3 Comments:

Anonymous Mike said...

Love it! First time reader, first time commenter.

About the brulee spoons - when you talk about a serving spoon, I envision something like a teaspoon or tablespoon and not a large serving spoon (like for a buffet). When you talk about smoothing out the scoop of custard, do you mean flattening it down so it fills the bowl of the spoon with a level top (like in measuring dry goods like flour), or is the brulee like a mound of custard in the middle of the spoon and the goal is just to clean up the rough edges?

Awesome stuff, keep it up!

December 11, 2005 9:49 PM  
Anonymous Nicky said...

Hi Dana,
I love everything bite-size ;) If it's dessert - even better! About the plastic wrap: I read about it on various blogs (e.g. covering chocolate cake during baking), I always thought it would melt or leave a horrible smell to the food...? Is it a special foil?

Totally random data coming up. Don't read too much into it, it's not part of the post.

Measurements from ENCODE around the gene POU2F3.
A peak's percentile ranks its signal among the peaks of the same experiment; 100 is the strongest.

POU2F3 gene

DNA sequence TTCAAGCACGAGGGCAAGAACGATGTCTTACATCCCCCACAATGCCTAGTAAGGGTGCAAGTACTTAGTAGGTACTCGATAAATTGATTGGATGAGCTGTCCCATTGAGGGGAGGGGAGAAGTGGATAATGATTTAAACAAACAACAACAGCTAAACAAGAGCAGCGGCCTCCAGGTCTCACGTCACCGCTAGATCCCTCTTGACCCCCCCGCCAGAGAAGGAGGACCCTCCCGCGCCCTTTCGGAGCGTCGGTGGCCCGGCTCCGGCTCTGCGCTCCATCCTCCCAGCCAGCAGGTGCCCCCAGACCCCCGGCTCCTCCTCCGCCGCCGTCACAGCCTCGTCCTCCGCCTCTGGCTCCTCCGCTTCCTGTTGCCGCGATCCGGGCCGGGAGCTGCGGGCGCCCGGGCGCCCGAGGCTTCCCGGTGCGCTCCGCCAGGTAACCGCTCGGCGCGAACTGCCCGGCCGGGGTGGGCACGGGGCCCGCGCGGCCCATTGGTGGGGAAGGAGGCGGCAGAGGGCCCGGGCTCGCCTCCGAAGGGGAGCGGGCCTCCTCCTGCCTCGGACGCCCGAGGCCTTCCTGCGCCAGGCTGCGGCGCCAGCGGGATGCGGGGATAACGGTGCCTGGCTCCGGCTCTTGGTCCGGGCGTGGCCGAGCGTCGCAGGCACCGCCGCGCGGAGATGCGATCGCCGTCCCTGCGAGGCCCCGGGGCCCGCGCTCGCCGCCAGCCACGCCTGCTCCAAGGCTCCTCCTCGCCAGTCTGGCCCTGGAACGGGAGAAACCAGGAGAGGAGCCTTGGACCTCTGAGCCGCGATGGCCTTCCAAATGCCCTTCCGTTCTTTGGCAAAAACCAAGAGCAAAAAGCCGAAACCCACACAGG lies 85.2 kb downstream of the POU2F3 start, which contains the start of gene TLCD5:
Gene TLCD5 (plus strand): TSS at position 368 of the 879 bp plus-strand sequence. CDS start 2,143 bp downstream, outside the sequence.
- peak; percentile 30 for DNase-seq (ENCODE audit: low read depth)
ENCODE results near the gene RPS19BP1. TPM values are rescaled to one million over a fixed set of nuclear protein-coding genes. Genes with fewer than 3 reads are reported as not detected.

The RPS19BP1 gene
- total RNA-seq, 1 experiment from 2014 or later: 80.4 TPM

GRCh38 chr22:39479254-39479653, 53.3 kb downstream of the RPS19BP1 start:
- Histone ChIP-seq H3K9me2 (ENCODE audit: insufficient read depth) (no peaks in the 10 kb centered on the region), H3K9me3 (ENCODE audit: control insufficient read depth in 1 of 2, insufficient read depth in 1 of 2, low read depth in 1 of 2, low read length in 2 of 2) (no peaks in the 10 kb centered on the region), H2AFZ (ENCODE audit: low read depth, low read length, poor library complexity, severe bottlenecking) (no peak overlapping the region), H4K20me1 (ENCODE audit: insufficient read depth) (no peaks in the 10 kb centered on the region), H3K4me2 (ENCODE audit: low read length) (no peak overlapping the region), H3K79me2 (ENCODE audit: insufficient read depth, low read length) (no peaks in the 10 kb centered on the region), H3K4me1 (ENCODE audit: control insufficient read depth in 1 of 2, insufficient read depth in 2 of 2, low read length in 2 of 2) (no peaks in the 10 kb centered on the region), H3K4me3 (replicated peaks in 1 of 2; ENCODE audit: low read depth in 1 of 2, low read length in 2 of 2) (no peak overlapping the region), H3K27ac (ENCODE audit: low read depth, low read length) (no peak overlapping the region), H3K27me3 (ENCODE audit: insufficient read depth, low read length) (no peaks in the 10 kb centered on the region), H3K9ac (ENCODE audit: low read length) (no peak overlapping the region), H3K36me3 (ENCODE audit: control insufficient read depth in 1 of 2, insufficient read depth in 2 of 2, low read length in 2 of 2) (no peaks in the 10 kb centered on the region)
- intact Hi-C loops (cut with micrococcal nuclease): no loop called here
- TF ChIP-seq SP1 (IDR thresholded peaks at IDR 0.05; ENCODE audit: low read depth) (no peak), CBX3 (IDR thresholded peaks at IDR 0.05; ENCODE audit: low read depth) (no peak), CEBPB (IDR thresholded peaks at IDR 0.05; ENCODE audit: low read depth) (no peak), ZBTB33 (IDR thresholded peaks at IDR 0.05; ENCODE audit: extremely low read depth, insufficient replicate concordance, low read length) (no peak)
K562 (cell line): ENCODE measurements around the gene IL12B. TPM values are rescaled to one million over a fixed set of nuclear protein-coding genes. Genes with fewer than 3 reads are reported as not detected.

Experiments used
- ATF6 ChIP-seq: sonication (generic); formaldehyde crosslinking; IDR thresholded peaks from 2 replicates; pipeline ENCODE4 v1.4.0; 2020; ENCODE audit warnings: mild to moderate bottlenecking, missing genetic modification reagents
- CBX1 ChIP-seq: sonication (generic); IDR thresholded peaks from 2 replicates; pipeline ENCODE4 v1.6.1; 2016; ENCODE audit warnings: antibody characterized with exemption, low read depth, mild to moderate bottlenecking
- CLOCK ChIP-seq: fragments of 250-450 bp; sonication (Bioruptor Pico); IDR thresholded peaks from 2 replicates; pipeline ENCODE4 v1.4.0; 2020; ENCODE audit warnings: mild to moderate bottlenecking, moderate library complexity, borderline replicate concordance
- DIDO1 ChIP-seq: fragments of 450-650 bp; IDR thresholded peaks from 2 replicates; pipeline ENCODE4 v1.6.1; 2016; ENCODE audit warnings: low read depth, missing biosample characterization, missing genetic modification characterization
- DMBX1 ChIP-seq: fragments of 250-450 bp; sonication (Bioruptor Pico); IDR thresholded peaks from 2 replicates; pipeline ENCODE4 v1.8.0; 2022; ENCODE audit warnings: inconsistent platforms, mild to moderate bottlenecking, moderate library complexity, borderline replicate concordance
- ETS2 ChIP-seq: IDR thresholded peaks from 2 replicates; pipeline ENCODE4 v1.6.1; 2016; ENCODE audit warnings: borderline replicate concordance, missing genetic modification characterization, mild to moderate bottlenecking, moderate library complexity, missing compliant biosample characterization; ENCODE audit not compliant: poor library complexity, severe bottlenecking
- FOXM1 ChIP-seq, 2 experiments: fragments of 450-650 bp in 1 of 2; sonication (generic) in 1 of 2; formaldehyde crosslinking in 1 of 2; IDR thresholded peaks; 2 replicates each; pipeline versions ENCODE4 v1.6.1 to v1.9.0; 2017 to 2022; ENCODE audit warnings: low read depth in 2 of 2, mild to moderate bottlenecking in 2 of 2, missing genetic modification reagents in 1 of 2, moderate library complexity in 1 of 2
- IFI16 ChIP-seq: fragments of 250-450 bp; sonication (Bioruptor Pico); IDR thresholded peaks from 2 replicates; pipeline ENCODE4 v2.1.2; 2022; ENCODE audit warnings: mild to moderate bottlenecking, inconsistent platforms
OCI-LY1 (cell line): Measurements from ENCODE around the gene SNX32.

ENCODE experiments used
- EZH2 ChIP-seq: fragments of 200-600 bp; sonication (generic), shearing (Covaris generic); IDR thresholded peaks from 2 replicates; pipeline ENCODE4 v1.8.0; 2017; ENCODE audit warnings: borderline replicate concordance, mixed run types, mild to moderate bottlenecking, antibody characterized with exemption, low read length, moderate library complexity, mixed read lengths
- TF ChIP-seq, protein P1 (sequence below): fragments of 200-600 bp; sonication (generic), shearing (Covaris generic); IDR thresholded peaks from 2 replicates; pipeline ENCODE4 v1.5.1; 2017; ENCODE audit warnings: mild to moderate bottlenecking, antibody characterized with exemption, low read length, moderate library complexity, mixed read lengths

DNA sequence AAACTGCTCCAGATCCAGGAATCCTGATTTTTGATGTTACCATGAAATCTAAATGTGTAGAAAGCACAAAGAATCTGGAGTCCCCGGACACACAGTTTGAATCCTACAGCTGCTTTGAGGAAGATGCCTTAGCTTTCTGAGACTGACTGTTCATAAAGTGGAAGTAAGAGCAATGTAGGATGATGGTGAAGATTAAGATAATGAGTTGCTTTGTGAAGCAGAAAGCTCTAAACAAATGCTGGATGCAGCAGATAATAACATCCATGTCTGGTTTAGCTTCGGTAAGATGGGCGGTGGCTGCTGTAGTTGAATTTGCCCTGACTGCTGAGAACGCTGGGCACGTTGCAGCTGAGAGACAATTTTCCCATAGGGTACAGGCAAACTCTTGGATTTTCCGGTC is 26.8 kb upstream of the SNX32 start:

December 11, 2005 11:12 PM  
Blogger Dana said...

Mike- the custard was like a mound, with the edges smoothed. And yes, it was just a regular tablespoon, not a giant buffet spoon. Thanks for reading!!

Nicky- I too have seen and been suspicious of recipes that called for plastic wrap in the oven. But then I saw the sous chef I work with covering her flans with a sheet of plastic wrap to bake in the oven. It's hard to believe, but it just regular old plastic wrap. It becomes a bit stiff in the oven, but doesn't melt onto anything and is odorless and tasteless. I wouldn't suggest covering a saute pan, but in the oven it seems to be fine.

December 12, 2005 8:01 AM